Trucker Tax – Owner Operator Tax Deductions

Trucker Tax
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Owner operators in the trucking industry are benefited from various allowances by the government like meal allowance, lodging, additional permit costs exceptions or even special reporting requirements in addition to your tax returns to name a few. Here are some details on the deductions that you can avail as an owner-operator trucker:

How to Keep a Proper IRS-Compliant Mileage Log – IRS Audit

  • Tax deduction for the meals on your trip: You may deduct actual cost of your meals when you are away from your home on a business travel.  All you need to do is to save your receipts. You might even deduct the IRS standard meal allowance using your logbook as evidence. The maximum amount allowed for the meal deduction is $63 per day for the year 2017. You can use standard method or the actual expense method, only 80% of the total for the year is deductible. You need to keep track on all the expenses for tax purposes, as the 80% adjustment is made during the tax-return preparation process.

  • Tax deduction for lodging: As an owner operator, your lodging expenses are also deductible. You need to keep the receipts of every temporary accommodation you take as there is no standard allowance or per diem rates for lodging. You must be away from home over a night to take the tax benefits for lodging. Have a place of work and residence is required to deduct lodging. If the condition is not met then you risk the loss of your lodging and meal allowance. If you are an itinerant, that means if you do not have a particular residence or place of work, then you will not be able to claim a deduction. In such cases you are never considered away from home and so the deduction will not be granted.

  • Tax deduction for other expenses made on-the-road: There are some other expenses that are deductible like laundry (when away overnight), gloves, logbooks, maps, cell phones, CB radios, tools, safety gear, cargo straps, weigh tickets(if not reimbursed) and any other incurred expenses that are ordinary and necessary in due course of  business. Receipts are required for all of these expenses if it is more than $75. You should timely enter all your expenses in a diary to avoid any inconvenience later while filing your return.

  • Tax deduction on vehicle cost: The present tax code gives a few alternatives to writing off the cost of a vehicle, including immediate expenses of up to $510,000 (starting at 2017) amid the year the property is put into service; first-year depreciation equivalent to half of the vehicle’s cost; ordinary depreciation; or all of the three. These choices enable owner-operators to pick any amount of discount to best suit their specific conditions. For normal depreciation, the IRS permits a recovery time of 3 years for over-the-street tractor units and of 5 years for trailers, trailer-mounted compartments and heavy-duty trucks (13,000 pounds or more).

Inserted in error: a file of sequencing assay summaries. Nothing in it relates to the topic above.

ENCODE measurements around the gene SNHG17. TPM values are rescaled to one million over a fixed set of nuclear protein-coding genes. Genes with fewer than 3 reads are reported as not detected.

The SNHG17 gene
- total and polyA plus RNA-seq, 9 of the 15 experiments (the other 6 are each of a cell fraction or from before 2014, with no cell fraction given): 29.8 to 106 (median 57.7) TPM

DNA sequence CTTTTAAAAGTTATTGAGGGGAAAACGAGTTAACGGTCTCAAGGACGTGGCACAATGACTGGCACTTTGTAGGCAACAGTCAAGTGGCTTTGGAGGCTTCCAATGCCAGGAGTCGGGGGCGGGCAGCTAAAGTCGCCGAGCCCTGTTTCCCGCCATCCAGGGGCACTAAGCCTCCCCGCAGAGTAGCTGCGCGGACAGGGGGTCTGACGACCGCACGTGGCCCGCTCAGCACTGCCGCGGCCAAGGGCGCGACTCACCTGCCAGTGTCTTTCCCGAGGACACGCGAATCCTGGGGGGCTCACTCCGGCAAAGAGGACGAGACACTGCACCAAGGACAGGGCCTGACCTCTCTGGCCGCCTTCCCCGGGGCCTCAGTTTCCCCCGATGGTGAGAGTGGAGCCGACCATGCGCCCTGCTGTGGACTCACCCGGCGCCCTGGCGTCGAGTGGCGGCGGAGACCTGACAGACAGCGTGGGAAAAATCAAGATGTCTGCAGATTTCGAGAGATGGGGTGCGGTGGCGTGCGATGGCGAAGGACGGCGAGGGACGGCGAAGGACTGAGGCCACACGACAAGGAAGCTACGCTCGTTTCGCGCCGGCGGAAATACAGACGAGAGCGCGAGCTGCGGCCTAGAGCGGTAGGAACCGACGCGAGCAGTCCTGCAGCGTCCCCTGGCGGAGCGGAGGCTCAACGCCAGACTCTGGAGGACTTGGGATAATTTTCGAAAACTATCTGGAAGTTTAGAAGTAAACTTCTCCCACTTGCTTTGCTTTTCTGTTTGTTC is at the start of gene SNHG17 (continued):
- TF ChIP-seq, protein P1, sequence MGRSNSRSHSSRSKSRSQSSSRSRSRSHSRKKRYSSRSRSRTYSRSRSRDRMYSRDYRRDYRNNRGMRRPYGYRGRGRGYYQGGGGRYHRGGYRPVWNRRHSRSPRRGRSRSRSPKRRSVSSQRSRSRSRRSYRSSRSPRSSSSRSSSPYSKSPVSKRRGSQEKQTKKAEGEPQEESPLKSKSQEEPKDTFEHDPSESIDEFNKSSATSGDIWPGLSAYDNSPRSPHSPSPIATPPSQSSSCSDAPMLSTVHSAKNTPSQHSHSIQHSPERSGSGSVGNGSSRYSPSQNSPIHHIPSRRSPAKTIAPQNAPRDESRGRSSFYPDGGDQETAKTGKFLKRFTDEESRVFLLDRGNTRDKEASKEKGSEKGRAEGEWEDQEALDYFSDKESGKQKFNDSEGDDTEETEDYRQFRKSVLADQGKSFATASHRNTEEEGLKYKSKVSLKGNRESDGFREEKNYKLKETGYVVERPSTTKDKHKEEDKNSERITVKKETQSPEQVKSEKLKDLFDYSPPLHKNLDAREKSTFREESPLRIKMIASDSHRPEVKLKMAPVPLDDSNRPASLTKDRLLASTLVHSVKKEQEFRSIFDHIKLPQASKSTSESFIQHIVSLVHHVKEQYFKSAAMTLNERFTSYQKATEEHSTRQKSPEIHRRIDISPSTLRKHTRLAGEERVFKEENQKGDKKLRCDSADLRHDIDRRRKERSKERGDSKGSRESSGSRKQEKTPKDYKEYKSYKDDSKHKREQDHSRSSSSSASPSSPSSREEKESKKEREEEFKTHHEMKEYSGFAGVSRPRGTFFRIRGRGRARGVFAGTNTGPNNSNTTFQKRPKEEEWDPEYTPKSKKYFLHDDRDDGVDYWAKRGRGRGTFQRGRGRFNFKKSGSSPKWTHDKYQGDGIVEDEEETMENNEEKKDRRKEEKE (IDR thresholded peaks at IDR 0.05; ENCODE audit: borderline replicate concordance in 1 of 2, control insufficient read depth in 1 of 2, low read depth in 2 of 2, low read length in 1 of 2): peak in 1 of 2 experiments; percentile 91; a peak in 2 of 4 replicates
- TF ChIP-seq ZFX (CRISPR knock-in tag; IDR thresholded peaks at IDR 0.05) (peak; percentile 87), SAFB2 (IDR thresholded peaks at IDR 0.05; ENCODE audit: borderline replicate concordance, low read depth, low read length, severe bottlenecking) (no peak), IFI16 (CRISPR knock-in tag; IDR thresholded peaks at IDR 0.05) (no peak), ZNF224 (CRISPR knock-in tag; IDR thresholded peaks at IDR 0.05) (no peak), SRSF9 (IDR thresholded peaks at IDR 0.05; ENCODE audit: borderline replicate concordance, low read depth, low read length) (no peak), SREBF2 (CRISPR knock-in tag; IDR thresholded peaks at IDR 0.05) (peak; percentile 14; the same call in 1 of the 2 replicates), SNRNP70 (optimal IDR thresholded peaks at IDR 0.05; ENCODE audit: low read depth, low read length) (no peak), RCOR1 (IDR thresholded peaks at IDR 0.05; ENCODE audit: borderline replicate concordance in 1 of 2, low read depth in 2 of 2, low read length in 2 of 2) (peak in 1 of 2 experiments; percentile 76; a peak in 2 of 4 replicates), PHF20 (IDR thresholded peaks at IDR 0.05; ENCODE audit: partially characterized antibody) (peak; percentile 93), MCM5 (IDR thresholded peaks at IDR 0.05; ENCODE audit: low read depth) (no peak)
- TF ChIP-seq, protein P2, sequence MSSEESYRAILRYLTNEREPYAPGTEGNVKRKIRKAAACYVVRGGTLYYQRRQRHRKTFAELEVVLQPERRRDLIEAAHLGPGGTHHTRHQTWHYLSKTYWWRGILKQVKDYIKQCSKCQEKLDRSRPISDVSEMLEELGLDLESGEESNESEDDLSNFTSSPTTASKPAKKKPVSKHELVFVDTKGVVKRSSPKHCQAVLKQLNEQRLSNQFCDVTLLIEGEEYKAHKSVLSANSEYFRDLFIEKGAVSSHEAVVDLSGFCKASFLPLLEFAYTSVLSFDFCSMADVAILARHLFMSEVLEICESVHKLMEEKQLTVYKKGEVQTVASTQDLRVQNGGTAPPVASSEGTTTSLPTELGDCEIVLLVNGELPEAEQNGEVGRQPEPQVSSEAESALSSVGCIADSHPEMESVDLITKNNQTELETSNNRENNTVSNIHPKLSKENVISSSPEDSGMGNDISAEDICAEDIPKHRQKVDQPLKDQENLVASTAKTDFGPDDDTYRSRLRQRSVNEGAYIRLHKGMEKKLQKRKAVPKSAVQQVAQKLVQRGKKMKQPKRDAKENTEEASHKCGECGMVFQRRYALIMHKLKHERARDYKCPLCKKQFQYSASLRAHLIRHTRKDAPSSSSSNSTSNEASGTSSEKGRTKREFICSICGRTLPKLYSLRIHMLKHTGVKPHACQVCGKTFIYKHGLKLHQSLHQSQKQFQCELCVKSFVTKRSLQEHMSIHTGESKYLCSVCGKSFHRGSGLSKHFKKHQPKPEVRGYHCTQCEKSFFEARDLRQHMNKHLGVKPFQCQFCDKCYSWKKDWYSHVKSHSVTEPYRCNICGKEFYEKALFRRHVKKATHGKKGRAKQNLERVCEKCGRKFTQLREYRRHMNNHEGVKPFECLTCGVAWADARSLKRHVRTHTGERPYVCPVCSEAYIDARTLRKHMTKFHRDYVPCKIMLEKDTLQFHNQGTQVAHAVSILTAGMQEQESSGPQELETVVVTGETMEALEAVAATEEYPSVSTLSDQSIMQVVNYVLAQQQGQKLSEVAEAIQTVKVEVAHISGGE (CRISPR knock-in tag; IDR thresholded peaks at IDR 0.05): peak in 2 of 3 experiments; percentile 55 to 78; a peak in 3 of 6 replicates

• Tax deduction for general business expenses: As an owner-operator, you can deduct these expenses: business-related subscriptions, association charges, computers and software installation expenses, Internet service payments, cleaning and office supplies, drug testing, sleep apnea studies, postage and other business-related costs. The tractor operating expenses are also deductible – Depending upon the nature and cost, a few expenses may be depreciated like fuel, licenses, taxes, maintenance and insurance.

  • Tax deduction on the use of heavy vehicle: The heavy highway vehicle use tax (Form 2290 of the IRS) applies to the highway vehicles that weigh 55,000 pounds or more. The due date for this form depends on when the vehicle is first used on an open highway during the annual filing time. The use tax ranges from $100 to $550 per vehicle for an entire year, depending upon the vehicle’s weight. If you have used your vehicle for the first time in July, the form has to be filed in the end of August. Usually, the tax is prorated and is due by the last day of the month following the month the vehicle was first used. You should have an employer ID number to document the Form 2290; your Social Security number can’t be given as the ID number.

  • Tax deduction for subcontractor payments: If you have made a payment of $600 or more to your subcontractor, you have to file form 1099 MISC. You would need to provide the subcontractor’s name, address, tax ID number and the payment amount in the form. You need to fill this form timely and properly to avoid penalties. The form 1096 and 1099 are due to IRS and sub-contractor on January 31 of the following year of payment.

Some expenses are non-deductible like street clothing however, the cost of uniforms or protective clothing is allowed as a deduction. You need to be really careful while claiming the deductions.

It is better that you take help from experts by calling us so that you do not end up with unnecessary IRS inquiries and triggers. We have a team of professionals that can help you with Tax Services2018 Tax Reform – Business Interest Deduction, Net Operating Loss, 1031 Exchange, Meals and EntertainmentPayroll Services, or Advisory And Valuation Services.

Also read Deductions on International Moving Expenses and Reimbursements

You might also be interested in reading about Profit Interest in Limited Liability Company 

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